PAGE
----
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Rebecca Hensen v. Michael J. Astrue

September 12, 2011


The opinion of the court was delivered by: Honorable Candy W. Dale Chief United States Magistrate Judge



Rebecca Hensen ("Petitioner") seeks review of the Commissioner of the Social Security Administration's final decision denying Petitioner's application for social security disability insurance benefits and supplemental security income under Titles II and XVI of the Social Security Act. (Dkt. 1.) The Court has reviewed the Petition for Review and the Answer, the parties' memoranda, and the administrative record ("AR"). For the reasons that follow, the Court will affirm the decision of the Commissioner.


Petitioner filed an application for Disability Insurance Benefits and Supplemental Security Income on January 25, 2007, claiming that she had been disabled and unable to work since November 1, 2003, due to fibromyalgia, arthritis, attention deficit hyperactivity disorder, panic and anxiety attacks, migraines, sleep apnea, and carpal tunnel syndrome. (AR 121.) Her application was denied initially and on reconsideration, and a hearing was held on March 7, 2009, before Administrative Law Judge ("ALJ") R. S. Chester. The ALJ issued a decision finding Petitioner not disabled on April 16, 2009, and Petitioner timely requested review by the Appeals Council. The Appeals Council denied Petitioner's request for review on June 17, 2010, and the ALJ's decision became the final decision of the Commissioner. Petitioner timely filed an appeal of the Commissioner's final decision to this Court on July 14, 2010. (Dkt. 1.) The Court has jurisdiction to review the ALJ's decision pursuant to 42 U.S.C. § 405(g).

At the time of the hearing, Petitioner was 40 years of age with a high school education. Petitioner's past relevant work experience includes jobs as a waitress, hostess, quality control technician, and companion.


The Commissioner follows a five-step sequential evaluation for determining whether a claimant is disabled. See 20 C.F.R. §§ 404.1520, 416.920. At step one, it must be determined whether the claimant is engaged in substantially gainful activity. The ALJ found Petitioner had not engaged in substantial gainful activity since her alleged onset date. At step two, it must be determined whether the claimant suffers from a severe impairment. The ALJ found Petitioner had medical impairments that caused more than a minimal effect on her ability to perform basic work activities, and found the following severe impairments: fibromyalgia, affective disorder, anxiety, personality disorder, and substance addiction disorder. (AR 15.)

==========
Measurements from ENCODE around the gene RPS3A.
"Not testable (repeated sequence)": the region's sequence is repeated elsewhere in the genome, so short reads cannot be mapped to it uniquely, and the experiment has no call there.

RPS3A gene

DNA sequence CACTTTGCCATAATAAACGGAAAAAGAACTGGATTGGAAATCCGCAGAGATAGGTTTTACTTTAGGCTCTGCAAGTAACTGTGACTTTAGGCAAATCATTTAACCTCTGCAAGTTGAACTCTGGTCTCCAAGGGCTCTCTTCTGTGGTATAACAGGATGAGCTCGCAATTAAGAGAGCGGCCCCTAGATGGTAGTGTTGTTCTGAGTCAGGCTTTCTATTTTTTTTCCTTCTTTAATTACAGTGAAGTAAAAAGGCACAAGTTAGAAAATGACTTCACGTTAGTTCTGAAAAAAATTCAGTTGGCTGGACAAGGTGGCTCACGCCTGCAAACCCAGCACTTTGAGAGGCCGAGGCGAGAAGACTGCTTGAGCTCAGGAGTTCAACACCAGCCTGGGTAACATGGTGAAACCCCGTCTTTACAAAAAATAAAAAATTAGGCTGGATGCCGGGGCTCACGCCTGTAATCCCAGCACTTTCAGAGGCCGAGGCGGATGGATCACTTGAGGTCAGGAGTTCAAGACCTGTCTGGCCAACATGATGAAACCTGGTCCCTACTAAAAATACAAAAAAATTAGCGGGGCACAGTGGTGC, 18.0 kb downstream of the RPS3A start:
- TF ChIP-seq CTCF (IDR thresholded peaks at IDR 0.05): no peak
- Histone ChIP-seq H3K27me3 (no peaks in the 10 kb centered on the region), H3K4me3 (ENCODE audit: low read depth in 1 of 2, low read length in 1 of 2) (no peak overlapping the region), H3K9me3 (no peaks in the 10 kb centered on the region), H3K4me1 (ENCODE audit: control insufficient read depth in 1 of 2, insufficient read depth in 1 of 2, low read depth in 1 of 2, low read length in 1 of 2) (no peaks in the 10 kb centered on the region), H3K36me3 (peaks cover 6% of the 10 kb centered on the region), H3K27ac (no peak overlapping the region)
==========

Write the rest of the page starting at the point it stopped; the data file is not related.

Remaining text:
Step three asks whether a claimant's impairments meet or equal a listed impairment under the implementing regulations. A finding that one or more of a claimant's impairments meets or equals a listing presumptively demonstrates disability. See 20 C.F.R. §§ 404.1520(d), 416.920(d); see also, Turner v. Comm'r of Soc. Sec., 613 F.3d 1217, 1221-22 (9th Cir. 2010). At step three, the ALJ conducted a two-part analysis. First, the ALJ found Petitioner's metal impairments sufficiently severe as to render her presumptively disabled. Specifically, the ALJ found "claimant's mental impairments, including the substance use disorders, meet listings 12.04 Affective Disorder, 12.06 Anxiety-Related Disorder, 12.08 Personality Disorder, and 12.09 Substance Addiction Disorders." (AR 15-17.) The ALJ concluded, however, that substance abuse was a material contributing factor to Petitioner's disability. The ALJ then conducted a second analysis, asking whether, in the absence of substance abuse, Petitioner would have any remaining severe impairments. The ALJ found that, "[w]ithout substance abuse, the claimant continues to have severe signs and symptoms of fibromyalgia." (AR 17.) Petitioner's symptoms related to fibromyalgia were found not to meet or equal a listed impairment.

If a claimant's impairments do not meet or equal a listing, the Commissioner must assess the claimant's residual functional capacity ("RFC") and determine at step four whether the claimant has demonstrated an inability to perform past relevant work. Concerning Petitioner's RFC, the ALJ found that, in the absence of substance abuse, the Petitioner could perform light work as defined in 20 C.F.R. §§ 404.1567(b) and 416.967(b).